It is in this complex historical convergence that we see a rise in the role of morenada fraternities and dancers as dominant fiesta protagonists. In the case of the main popular fiesta held annually in La Paz, morenada fraternities

Would expand to include hundreds of dancers, each with two brass bands of 60 musicians apiece. They would appeal to the new urban Indian [….] a more prosperous and independent entrepreneur with middle class aspirations. With its costly membership and lavish costumes, the Morenada quickly became a way to display one’s economic status. No dance would equal its prestige. (Guss 2006: 316)

This characterization of la morenada as expressive of prestige and status might seem contradictory with respect to the way most participants describe its imagery. The interpretation most widely circulated among dancers, although not unopposed, is that it represents the march of African slaves from Bolivia’s sub-tropical Yungas zone to the altiplano and especially to the mines of Potosí. Take this explanation offered in a Bolivian immigrant newspaper:

El origen de la morenada se remonta al empleo de esclavos negros que eran comprados por los mineros para reemplazar a los mitayos indígenas que morían por millones en los socavones del Potosí Colonial. Pero el hambre, la sed, el frío, la alta presión arterial, la insuficiencia de oxígeno, el rigor del látigo y las marchas forzadas presagiaban una muerte segura… La riqueza que exponen los trajes parecen contradecir estas expresiones de sufrimiento, pero esta riqueza no era propiedad de los que cargaban sino de quienes eran sus dueños. Atuendos, exóticos, llenos de filigranas, bordados en oro y plata, piedras preciosas, hilos traídos de Milán, como una muestra del valor con que fueron comprados estos esclavos. (Renacer 2002: 23).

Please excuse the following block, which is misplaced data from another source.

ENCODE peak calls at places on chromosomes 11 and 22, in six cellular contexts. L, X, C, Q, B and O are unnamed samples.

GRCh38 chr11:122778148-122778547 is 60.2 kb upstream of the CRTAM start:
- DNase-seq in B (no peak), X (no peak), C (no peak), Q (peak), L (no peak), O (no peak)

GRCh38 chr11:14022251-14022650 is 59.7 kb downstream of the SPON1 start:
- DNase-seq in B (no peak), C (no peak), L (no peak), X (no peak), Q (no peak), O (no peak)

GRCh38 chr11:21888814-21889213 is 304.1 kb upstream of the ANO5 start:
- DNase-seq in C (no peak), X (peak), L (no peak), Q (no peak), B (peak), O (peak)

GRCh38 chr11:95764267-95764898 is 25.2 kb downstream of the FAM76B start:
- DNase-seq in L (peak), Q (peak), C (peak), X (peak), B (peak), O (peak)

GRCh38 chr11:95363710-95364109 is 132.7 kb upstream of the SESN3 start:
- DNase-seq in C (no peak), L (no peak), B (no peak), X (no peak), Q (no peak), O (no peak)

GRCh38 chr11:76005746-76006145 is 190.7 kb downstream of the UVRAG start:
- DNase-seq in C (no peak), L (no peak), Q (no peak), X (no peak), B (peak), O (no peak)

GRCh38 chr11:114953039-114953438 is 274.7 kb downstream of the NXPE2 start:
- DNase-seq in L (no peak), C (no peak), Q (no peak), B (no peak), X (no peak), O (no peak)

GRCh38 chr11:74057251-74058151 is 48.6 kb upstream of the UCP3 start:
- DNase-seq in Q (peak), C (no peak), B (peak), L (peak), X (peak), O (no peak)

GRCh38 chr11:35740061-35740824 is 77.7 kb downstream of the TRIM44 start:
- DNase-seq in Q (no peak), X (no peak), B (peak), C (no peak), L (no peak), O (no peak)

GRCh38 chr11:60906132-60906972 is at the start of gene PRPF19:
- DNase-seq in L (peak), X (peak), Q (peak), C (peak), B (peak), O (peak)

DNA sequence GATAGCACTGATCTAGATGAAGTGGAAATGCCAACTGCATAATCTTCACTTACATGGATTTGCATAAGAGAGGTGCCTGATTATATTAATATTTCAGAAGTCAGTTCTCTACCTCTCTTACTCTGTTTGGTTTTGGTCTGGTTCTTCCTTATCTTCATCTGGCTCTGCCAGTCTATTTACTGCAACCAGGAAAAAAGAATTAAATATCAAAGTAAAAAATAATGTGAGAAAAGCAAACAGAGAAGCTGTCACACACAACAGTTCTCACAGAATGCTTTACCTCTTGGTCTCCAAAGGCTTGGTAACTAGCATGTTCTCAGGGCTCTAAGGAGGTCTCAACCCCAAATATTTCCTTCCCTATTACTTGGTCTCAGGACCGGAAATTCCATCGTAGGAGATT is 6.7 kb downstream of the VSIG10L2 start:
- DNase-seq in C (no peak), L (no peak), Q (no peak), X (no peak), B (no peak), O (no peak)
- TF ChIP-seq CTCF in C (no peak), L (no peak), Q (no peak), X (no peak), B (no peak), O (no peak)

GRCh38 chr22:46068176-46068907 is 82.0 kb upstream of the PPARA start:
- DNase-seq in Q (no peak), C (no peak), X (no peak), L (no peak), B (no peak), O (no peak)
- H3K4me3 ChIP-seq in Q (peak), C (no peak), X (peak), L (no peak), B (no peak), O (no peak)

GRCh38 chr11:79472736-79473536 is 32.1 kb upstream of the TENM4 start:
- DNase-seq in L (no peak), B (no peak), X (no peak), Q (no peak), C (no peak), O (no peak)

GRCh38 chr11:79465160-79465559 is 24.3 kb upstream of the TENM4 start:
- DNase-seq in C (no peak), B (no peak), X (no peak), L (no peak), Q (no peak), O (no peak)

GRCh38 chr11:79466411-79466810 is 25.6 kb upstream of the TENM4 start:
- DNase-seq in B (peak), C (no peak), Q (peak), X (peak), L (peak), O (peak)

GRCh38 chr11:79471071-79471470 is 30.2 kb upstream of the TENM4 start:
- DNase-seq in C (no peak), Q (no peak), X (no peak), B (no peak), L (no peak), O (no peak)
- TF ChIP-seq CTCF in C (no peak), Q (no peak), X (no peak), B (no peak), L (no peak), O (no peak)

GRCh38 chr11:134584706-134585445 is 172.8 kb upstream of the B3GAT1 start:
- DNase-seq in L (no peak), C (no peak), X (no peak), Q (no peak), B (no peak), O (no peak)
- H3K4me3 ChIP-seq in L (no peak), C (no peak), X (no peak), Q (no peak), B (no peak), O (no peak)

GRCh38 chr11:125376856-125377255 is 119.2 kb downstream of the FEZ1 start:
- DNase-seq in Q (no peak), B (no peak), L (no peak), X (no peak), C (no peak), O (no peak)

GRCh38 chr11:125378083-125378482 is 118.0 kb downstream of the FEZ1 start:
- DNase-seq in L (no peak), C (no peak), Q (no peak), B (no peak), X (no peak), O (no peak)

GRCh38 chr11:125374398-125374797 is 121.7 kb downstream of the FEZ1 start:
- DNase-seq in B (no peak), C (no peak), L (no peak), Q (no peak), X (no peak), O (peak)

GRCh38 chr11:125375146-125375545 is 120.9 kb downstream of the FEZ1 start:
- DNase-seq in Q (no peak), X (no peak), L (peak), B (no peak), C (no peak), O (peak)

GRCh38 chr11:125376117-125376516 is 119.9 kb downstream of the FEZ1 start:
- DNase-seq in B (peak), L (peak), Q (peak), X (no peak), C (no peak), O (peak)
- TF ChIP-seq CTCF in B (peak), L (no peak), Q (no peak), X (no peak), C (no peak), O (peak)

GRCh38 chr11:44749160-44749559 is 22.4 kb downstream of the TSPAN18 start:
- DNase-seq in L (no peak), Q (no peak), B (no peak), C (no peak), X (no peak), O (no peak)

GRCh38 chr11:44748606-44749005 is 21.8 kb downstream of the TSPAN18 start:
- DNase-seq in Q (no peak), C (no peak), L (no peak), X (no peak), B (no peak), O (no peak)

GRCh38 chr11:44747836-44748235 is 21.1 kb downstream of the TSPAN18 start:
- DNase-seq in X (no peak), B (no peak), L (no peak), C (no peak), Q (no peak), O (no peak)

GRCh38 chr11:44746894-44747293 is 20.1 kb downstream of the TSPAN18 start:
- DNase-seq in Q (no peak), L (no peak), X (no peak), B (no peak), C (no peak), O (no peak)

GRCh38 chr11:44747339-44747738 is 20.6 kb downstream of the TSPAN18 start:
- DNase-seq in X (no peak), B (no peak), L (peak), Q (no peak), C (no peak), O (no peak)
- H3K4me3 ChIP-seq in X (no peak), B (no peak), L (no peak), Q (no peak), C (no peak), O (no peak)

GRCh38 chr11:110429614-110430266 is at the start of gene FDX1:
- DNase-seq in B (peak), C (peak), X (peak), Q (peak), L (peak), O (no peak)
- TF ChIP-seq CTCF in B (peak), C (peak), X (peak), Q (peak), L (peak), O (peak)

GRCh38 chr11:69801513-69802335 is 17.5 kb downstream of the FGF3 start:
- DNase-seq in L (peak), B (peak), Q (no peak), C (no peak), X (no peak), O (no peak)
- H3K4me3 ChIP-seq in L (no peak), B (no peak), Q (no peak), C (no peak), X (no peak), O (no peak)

The origin of the morenada goes back to the use of black [African] slaves who were bought by miners to replace the indigenous mitayos[2] who died by the millions in the mineshafts of colonial Potosí. But hunger, thirst, the cold, high blood pressure, insufficient oxygen, the rigor of the whip and of forced marches were portents of a sure death… The richness displayed on [morenada] outfits seems to contradict such expressions of suffering, but the riches did not belong to those who carried the loads but rather to those who owned them. [They are] exotic outfits, highly ornamented, trimmed in gold and silver, with precious stones and material brought from Milan, like a show of the wealth with which the slaves were purchased.

Another common interpretation proposes that the dance represents the slave and master parodied from the Aymara perspective. This is but one of many ways of making sense of images such as the mask of the moreno turrilito.

Photo: Alicia Carmona, October 2004.
Turrilitos. Fiesta de la Señora de Copacabana. Barrio General San Martín (Charrúa) Capital Federal, Argentina.